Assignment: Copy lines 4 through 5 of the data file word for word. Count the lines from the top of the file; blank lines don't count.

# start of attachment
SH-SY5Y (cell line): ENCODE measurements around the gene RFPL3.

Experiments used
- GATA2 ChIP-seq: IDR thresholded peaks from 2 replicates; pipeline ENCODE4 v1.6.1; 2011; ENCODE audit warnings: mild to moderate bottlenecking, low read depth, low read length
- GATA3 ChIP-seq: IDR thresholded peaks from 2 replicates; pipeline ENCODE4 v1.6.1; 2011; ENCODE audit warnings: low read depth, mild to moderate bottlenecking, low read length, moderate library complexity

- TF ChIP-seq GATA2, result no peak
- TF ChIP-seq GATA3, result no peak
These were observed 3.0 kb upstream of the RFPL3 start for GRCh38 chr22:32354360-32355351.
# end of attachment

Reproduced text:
- GATA3 ChIP-seq: IDR thresholded peaks from 2 replicates; pipeline ENCODE4 v1.6.1; 2011; ENCODE audit warnings: low read depth, mild to moderate bottlenecking, low read length, moderate library complexity

- TF ChIP-seq GATA2, result no peak